PROGRESSIVE MUSIC COMPANY

AFRO-AMERICAN MUSIC INSTITUTE CELEBRATES 36 YEARS

BOYS CHOIR AFRICA SHIRTS
 
 
http://www.indiegogo.com/projects/building-today-for-tomorrow/x/267428

 Pain Relief Beyond Belief

                         http://www.komehsaessentials.com/                              

 

PITTSBURGH JAZZ

 

From Blakey to Brown, Como to Costa, Eckstine to Eldridge, Galbraith to Garner, Harris to Hines, Horne to Hyman, Jamal to Jefferson, Kelly to Klook; Mancini to Marmarosa, May to Mitchell, Negri to Nestico, Parlan to Ponder, Reed to Ruther, Strayhorn to Sullivan, Turk to Turrentine, Wade to Williams… the forthcoming publication Treasury of Pittsburgh Jazz Connections by Dr. Nelson Harrison and Dr. Ralph Proctor, Jr. will document the legacy of one of the world’s greatest jazz capitals.

 

Do you want to know who Dizzy Gillespie  idolized? Did you ever wonder who inspired Kenny Clarke and Art Blakey? Who was the pianist that mentored Monk, Bud Powell, Tad Dameron, Elmo Hope, Sarah Vaughan and Mel Torme? Who was Art Tatum’s idol and Nat Cole’s mentor? What musical quartet pioneered the concept adopted later by the Modern Jazz Quartet? Were you ever curious to know who taught saxophone to Stanley Turrentine or who taught piano to Ahmad Jamal? What community music school trained Robert McFerrin, Sr. for his history-making debut with the Metropolitan Opera? What virtually unknown pianist was a significant influence on young John Coltrane, Shirley Scott, McCoy Tyner, Bobby Timmons and Ray Bryant when he moved to Philadelphia from Pittsburgh in the 1940s?  Would you be surprised to know that Erroll Garner attended classes at the Julliard School of Music in New York and was at the top of his class in writing and arranging proficiency?

 

Some answers  can be gleaned from the postings on the Pittsburgh Jazz Network.

 

For almost 100 years the Pittsburgh region has been a metacenter of jazz originality that is second to no other in the history of jazz.  One of the best kept secrets in jazz folklore, the Pittsburgh Jazz Legacy has heretofore remained mythical.  We have dubbed it “the greatest story never told” since it has not been represented in writing before now in such a way as to be accessible to anyone seeking to know more about it.  When it was happening, little did we know how priceless the memories would become when the times were gone.

 

Today jazz is still king in Pittsburgh, with events, performances and activities happening all the time. The Pittsburgh Jazz Network is dedicated to celebrating and showcasing the places, artists and fans that carry on the legacy of Pittsburgh's jazz heritage.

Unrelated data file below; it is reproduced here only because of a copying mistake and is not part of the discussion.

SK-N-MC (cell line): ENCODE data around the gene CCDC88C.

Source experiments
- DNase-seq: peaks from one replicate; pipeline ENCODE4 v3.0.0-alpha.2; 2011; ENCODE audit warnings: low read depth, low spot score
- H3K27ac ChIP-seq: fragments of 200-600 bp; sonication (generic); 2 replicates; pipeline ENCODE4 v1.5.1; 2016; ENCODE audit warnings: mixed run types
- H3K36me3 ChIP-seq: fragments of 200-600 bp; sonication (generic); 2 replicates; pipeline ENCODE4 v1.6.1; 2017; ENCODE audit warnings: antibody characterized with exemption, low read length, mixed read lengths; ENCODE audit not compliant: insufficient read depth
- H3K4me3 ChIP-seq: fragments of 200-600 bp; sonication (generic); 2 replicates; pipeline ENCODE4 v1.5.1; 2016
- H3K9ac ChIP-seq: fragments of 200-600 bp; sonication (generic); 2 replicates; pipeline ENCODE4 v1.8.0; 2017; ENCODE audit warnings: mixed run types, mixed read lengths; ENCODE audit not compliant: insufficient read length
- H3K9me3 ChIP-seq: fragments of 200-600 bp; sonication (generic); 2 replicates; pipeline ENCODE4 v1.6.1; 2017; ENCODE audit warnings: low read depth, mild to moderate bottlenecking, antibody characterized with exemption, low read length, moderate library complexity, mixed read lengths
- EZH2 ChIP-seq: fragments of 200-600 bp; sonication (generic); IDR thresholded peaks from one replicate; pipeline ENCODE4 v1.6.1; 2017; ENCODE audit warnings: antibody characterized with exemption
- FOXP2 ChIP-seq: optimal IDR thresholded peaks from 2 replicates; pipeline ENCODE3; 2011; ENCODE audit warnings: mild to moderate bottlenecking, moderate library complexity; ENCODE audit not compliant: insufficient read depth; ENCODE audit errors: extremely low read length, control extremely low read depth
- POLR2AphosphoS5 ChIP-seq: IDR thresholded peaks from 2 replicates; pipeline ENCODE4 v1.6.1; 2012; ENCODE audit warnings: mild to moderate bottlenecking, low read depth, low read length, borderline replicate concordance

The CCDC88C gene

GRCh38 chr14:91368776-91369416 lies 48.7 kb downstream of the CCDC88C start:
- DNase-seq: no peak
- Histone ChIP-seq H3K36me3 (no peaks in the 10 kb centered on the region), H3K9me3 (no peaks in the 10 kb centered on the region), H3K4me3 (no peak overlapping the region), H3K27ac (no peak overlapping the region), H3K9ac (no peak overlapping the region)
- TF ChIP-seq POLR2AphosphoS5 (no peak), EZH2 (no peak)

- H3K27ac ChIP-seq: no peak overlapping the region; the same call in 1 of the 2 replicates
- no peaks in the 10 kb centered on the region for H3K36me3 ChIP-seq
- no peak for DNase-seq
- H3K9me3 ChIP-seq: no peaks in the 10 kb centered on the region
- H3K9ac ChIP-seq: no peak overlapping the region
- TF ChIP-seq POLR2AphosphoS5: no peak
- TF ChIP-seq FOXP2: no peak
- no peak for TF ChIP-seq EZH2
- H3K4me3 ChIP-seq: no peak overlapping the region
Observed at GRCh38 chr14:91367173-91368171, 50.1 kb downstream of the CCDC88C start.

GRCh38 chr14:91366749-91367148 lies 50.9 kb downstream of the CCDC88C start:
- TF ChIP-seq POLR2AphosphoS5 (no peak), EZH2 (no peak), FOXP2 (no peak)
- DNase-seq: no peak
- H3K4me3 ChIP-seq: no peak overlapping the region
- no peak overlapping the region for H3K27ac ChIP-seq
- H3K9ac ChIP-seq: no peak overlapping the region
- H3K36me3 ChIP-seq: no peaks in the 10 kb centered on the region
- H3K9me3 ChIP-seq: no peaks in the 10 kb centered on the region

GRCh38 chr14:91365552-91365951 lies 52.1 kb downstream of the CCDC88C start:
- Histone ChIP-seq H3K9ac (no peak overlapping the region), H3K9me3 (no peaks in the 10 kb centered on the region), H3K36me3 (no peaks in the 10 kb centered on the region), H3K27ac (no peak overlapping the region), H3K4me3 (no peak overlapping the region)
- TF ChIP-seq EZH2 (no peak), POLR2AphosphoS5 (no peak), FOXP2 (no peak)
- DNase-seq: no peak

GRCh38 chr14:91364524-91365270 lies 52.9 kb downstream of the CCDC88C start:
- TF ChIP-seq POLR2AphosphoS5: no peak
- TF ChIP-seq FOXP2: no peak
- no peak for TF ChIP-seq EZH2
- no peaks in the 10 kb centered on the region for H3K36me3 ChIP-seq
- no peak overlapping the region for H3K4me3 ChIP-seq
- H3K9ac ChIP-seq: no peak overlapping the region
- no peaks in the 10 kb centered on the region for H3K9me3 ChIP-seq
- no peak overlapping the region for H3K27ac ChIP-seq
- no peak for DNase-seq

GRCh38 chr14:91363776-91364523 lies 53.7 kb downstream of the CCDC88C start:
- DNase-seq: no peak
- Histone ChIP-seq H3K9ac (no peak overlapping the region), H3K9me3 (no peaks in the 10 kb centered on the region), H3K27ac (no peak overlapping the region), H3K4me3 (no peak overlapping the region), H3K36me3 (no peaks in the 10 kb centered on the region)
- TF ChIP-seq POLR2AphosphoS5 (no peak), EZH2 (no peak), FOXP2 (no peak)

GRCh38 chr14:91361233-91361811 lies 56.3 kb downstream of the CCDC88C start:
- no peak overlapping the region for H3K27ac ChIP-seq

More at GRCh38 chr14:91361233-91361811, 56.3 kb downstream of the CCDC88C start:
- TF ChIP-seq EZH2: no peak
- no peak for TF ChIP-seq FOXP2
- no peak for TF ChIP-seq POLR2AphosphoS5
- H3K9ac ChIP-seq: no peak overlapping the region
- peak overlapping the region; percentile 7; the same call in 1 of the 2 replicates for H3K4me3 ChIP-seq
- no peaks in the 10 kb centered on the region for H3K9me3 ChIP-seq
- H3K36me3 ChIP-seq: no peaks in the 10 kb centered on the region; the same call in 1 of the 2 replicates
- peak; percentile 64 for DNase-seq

WELCOME!

 

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Duke Ellington is first African-American and the first musician to solo on U.S. circulating coin

    MARY LOU WILLIAMS     

            INTERVIEW

       In Her Own Words

Pittsburgh Arts in Tough Economic Times

I know that a lot of us have day jobs but if you can make this, come and share your thoughts. YOU ARE THE ARTS AND CULTURAL COMMUNITY!

Kevin

**


Pittsburgh Arts in Tough Economic Times
Remaining Seats Are Going Fast

If you plan to attend the March 3rd forum on arts and the economy, please register today as the event is almost full.

Pittsburgh Arts in Tough Economic Times, a public forum and panel discussion with local arts funders will be held on Tuesday, March 3, 2009 from 2-5 pm in the 4th Floor Studio of the Benedum Center in the Cultural District.

On the Agenda:
- A review of findings from an economic snapshot survey of local nonprofit arts organizations.

- A panel of local arts funders--including Janet Sarbaugh from The Heinz Endowments, David Donahoe from the Allegheny Regional Asset District, Germaine Williams from The Pittsburgh Foundation, Robert Reed from the Multicultural Arts Initiative, and others--will share insights on the impact of the economic recession.

- An opportunity for members of the local arts and cultural community to discuss how they are being impacted by the recession and share ideas on what the creative sector might do to address the challenges we are now facing.

This event is FREE and open to the public, but space is limited. For more info and to RSVP, visit ProArtsTickets or call 412.394.3353.

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